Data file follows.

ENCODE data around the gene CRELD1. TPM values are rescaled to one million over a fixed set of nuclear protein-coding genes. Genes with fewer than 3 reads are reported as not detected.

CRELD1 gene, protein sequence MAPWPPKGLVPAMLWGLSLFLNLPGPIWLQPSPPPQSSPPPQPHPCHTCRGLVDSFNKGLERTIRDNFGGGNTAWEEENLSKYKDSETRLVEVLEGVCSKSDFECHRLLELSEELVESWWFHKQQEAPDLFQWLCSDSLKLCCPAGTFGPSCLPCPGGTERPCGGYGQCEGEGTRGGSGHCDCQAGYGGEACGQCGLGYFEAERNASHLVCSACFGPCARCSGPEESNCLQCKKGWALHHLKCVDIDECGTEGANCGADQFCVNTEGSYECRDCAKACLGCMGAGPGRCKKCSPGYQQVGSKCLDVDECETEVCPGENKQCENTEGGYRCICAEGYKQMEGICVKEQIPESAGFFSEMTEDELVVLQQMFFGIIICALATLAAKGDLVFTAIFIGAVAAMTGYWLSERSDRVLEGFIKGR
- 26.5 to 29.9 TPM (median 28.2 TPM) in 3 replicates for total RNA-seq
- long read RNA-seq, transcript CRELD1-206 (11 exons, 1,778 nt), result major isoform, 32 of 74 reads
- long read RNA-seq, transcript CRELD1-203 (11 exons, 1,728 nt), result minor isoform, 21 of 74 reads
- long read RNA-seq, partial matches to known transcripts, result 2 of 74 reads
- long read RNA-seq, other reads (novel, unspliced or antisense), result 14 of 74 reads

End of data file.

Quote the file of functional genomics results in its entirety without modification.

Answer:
ENCODE data around the gene CRELD1. TPM values are rescaled to one million over a fixed set of nuclear protein-coding genes. Genes with fewer than 3 reads are reported as not detected.

CRELD1 gene, protein sequence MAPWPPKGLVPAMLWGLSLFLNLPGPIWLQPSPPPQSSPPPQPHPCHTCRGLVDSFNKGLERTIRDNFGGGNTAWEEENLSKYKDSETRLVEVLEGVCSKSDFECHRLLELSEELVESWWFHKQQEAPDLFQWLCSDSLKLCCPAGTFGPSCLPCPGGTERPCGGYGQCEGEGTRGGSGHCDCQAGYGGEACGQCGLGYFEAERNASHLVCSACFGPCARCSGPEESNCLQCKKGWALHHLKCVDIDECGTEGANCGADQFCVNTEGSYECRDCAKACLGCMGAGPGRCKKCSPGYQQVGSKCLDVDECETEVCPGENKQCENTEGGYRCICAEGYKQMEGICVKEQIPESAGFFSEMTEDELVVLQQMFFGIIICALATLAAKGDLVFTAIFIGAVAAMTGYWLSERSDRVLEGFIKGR
- 26.5 to 29.9 TPM (median 28.2 TPM) in 3 replicates for total RNA-seq
- long read RNA-seq, transcript CRELD1-206 (11 exons, 1,778 nt), result major isoform, 32 of 74 reads
- long read RNA-seq, transcript CRELD1-203 (11 exons, 1,728 nt), result minor isoform, 21 of 74 reads
- long read RNA-seq, partial matches to known transcripts, result 2 of 74 reads
- long read RNA-seq, other reads (novel, unspliced or antisense), result 14 of 74 reads